“God does not show favoritism.”
“Set your hearts on things above…set your minds on things above.”
“They still didn’t understand from the scriptures that Jesus had to rise from the dead.”
For forty days, we experience the longing, the depression, and the soul wrenching agony of Jesus’ last days on earth. We turn our lives over to intentionally focus on suffering, injustice, and death. Just when it seems like we can’t stand it anymore, there is this amazing event and our lives are turned upside down. The whole system is turned over. Death no longer rules, and life is no longer the same. Jesus defeats death, rises from his tomb, and shows himself to those he loves. For forty long, dark days, I have walked head down, contemplative, and today, the darkness falls from my eyes and I am blinded with His marvelous light. I raise my head up and feel it shining on my face. I see nothing but amazing truth. There is this sense of scandalous grace, revolutionary faith, and an ordinary radicalism. My life has been spared. I am not dead. He is not dead. And together, we live a new life in a new world with new rules. His body was broken, his blood was shed, and my faith was sealed.
Today in worship, for the first time in a long time, I could actually feel the presence of God. As I sang, I wept. I wept for the last forty days of pain and suffering, I wept for a lifetime of hurts, and I wept for the death of an innocent man. I wept for the joy of Easter, I wept for a new lifetime of reconciliation and healing, and I wept for that same man’s resurrection. My soul was moved within me and my spirit leapt for joy. I wept because, even though I know that my spiritual life’s health does not hinge on feelings, it was nice to sense the presence of God in a church. Instead of trying to escape church to feel God, I can go again to church to find [Them].
I also felt this strange sense of longing. Perhaps I wanted to bring everyone I know into this presence. I wanted them to feel this odd compilation of dread and hope. As the dread was ushered away by the brightness of newfound hope, I wanted my friends, my family, and my acquaintances to be able to feel it as well. I wanted them to feel the sting of the cross and the healing of restoration. I needed them to be in the presence, too.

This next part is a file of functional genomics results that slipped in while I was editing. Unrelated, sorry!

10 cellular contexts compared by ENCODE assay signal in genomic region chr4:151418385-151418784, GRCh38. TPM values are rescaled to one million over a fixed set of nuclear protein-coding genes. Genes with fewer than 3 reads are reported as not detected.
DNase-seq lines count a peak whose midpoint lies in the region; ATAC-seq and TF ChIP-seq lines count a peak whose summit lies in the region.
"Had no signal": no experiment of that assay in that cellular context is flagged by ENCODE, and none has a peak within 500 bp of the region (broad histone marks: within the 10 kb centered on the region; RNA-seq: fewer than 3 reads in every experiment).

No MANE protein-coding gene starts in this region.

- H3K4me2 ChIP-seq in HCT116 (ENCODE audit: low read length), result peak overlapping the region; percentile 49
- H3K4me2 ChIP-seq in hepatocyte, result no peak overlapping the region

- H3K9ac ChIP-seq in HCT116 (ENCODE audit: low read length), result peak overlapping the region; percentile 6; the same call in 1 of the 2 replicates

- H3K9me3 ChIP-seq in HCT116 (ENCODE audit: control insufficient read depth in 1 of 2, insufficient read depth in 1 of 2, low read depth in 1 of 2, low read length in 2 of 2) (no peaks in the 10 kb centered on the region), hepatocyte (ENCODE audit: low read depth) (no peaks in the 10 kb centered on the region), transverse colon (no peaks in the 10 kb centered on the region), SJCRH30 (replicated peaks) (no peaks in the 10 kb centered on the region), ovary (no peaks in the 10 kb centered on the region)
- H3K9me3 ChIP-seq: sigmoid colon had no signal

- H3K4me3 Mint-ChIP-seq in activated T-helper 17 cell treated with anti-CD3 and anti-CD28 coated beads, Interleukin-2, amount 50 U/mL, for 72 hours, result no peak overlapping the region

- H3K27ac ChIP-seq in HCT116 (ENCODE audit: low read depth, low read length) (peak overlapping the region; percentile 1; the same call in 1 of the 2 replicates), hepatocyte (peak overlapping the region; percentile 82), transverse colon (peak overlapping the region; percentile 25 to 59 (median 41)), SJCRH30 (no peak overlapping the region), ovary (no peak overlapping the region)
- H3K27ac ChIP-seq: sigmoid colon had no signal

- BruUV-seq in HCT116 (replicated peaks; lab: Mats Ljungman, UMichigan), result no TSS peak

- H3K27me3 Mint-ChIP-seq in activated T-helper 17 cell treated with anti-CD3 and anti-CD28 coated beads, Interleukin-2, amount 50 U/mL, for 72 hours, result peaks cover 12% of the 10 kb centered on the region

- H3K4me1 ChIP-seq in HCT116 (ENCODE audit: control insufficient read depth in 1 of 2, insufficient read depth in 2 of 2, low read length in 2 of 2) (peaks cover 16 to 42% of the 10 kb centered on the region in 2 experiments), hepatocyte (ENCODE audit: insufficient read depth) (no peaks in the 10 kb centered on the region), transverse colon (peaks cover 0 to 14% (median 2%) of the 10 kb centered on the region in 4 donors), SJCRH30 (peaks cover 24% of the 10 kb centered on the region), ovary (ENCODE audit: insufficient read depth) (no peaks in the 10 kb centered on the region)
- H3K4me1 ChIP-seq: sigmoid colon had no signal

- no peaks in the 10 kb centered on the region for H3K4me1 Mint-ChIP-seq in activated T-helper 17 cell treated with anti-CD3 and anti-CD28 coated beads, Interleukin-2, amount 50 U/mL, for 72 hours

My other reservation probably comes from something that Lumby Dave alluded to in the sermon today. I don’t want to go back to fishing. I don’t want this to be a trip back from summer camp. I don’t want this to be a high felt at a concert. I want it to be my life. I want to live with Jesus pouring out of me. I don’t want to read this next year, and have to say to myself: Yep, you really should cast your nets on the other side of the boat, because you are still coming up with nothing. I don’t want to look back and see that for a whole year I have tried to fish with no success, only for Jesus to say to me: Hey, ummm, you might try the other side of the boat. I want to already be fishing of the right side of the boat. I want to be tight enough with Jesus to know which side to cast on. I just want to work with Jesus. I want Christ to be my life. I want to make a difference. I want to be the difference.